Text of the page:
You can calculate the hourly value of labor benefits and employee taxes by dividing the cost of those benefits by the number of hours worked in the pay period.
For example, your employee earns $ 10 per hour, works a 40-hour week. It has payroll taxes of USD 60; Just divide $ 60 by 40 hours and you’ll get an hourly tax rate of $ 1.50.
Now you must add $ 1.50 in employee payroll taxes at the normal hourly rate. According to the example, the normal rate is US $ 10, adding together results in a total hourly rate for direct labor of $ 11.50.
Calculation of direct labor efficiency standard
The hours of direct labor, also known as the efficiency standard direct labor, corresponds to the number of hours of direct labor needed to produce a finished article.
If you produce items in batches, you must calculate per unit of direct labor hours. To find this number, divide the total number of parts produced by the number of hours it takes to produce it.
Thus, if it takes 10 hours to produce 10 articles. That means it takes an hour of direct labor to produce a finished product.
Calculation of unit labor cost
The standard direct labor rate is the direct labor cost per unit.
To calculate this, multiply the total rate per direct labor hour by the number of direct labor hours required to complete a unit.
As simple as if the total hourly rate for direct labor is $ 11.50. If it takes five hours to complete a unit. The direct labor allocable cost is $ 11.50 times five hours, or $ 57.50.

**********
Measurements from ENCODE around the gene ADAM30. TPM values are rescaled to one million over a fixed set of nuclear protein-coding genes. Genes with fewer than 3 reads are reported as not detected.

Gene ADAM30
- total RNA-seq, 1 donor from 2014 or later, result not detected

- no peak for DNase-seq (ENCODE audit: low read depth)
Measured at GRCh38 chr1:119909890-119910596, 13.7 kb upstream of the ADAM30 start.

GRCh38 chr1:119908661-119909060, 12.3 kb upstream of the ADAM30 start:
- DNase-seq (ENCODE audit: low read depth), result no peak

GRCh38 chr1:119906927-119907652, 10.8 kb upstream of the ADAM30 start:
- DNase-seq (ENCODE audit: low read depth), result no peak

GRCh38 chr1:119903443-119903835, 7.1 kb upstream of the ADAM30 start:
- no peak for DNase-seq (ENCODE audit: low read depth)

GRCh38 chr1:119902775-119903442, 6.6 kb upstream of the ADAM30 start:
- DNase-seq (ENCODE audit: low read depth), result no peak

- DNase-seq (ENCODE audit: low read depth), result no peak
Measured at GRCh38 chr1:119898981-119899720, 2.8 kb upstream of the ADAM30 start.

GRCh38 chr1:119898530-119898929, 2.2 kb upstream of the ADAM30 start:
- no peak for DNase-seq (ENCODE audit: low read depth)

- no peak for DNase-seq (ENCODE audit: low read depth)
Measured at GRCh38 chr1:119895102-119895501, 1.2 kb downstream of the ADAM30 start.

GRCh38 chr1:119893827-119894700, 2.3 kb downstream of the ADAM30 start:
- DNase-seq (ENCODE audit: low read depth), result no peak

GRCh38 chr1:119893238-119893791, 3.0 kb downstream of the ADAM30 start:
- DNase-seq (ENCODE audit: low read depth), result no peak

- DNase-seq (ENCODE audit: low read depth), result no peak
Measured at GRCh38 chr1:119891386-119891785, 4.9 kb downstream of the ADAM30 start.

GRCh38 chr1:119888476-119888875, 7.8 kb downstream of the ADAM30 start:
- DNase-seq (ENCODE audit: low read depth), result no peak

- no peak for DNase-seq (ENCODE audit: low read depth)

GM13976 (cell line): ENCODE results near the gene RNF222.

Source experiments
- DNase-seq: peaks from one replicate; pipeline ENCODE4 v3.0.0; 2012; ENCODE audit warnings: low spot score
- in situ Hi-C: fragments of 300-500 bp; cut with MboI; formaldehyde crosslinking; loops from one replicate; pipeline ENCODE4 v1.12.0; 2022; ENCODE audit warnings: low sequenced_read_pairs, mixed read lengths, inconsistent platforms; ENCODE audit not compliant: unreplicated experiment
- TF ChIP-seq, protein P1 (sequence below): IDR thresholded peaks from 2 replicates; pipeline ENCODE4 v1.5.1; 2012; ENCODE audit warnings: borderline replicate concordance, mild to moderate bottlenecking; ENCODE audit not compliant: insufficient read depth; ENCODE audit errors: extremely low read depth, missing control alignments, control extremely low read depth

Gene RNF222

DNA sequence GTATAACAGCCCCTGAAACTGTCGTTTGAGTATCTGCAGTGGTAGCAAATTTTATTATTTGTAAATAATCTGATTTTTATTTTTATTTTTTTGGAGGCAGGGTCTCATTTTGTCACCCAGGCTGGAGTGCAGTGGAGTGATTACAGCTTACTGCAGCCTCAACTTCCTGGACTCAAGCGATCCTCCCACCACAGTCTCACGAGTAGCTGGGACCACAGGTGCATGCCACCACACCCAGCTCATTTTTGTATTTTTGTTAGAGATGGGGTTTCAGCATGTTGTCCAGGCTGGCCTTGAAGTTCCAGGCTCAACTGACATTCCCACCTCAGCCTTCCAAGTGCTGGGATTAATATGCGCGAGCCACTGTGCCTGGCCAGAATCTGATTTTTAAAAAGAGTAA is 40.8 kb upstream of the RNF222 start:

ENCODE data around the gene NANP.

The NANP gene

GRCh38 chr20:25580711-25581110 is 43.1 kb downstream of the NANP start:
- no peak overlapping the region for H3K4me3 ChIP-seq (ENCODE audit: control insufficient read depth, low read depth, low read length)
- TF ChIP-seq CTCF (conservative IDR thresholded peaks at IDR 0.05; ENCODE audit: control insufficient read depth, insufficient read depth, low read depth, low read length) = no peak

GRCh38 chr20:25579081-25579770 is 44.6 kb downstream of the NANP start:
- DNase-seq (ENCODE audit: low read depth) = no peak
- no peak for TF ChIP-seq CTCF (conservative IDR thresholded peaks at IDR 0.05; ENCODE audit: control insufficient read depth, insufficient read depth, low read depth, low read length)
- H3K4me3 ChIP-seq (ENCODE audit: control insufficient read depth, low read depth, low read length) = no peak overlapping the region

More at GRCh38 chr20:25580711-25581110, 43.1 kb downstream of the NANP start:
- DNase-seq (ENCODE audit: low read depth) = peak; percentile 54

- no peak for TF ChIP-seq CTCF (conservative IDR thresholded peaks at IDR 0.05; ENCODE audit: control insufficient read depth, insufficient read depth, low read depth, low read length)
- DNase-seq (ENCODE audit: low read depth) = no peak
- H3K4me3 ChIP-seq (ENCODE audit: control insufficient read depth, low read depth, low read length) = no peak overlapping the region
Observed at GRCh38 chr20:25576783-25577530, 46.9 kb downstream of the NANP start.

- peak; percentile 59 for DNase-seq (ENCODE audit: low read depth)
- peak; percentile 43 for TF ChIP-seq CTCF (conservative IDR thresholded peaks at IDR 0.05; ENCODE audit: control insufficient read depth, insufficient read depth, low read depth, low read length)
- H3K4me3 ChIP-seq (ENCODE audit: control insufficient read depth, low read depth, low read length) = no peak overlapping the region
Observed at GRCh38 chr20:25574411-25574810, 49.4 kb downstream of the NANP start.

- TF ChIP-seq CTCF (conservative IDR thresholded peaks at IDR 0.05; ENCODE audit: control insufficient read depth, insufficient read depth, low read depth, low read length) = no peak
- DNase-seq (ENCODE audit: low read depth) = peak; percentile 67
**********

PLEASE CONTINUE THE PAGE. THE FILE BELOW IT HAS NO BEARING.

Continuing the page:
Given these conditions, we can summarize you by saying that the calculation of the cost per unit is:
(Total fixed costs + Total variable costs) ÷ Total units produced
The cost per unit decreases as the number of units produced increases. Mainly because the total fixed costs will be spread over a larger number of units.
The precious decrease will occur, provided there is no level change in fixed cost or fixed investment. As a consequence, the cost per unit is variable.
For example, Company XYZ recorded total variable costs of USD 50,000 and total fixed costs of USD 30,000 in the month of February, when it managed to produce 10,000 pieces of equipment.
The cost per unit is:
($ 30,000 + $ 50,000) ÷ 10,000 units = $ 8 per unit
For the following month, XYZ produces 5,000 pieces of equipment at a variable cost of USD 25,000. Keeping the same fixed cost of USD 30,000.
For the month of March the cost per unit is:
(US $ 30,000 + US $ 25,000) ÷ 5,000 units = US $ 11 / unit
You can see that the unit cost increased in the month of March, there was a lower production resulting in less efficient use of resources.
Direct labor cost variation
Direct labor cost variance allows you to identify when costs exceed the tolerance range. This allowed range is usually a standard that maintains the percentage of profit set in the price.
Calculate the actual unit direct labor cost, compare it to the standard direct labor rate. The difference is the direct labor cost variance.
If the actual unit direct labor cost. It is less than the standard rate of direct labor, you have a favorable variance. The cost of producing the items is lower than expected.
If the real cost of direct labor per unit is greater than the standard rate of direct labor, it has an unfavorable variance; it costs you to produce the articles more than the expectation.
Controlling direct labor costs is an important part of ensuring your business maintains its return on investment.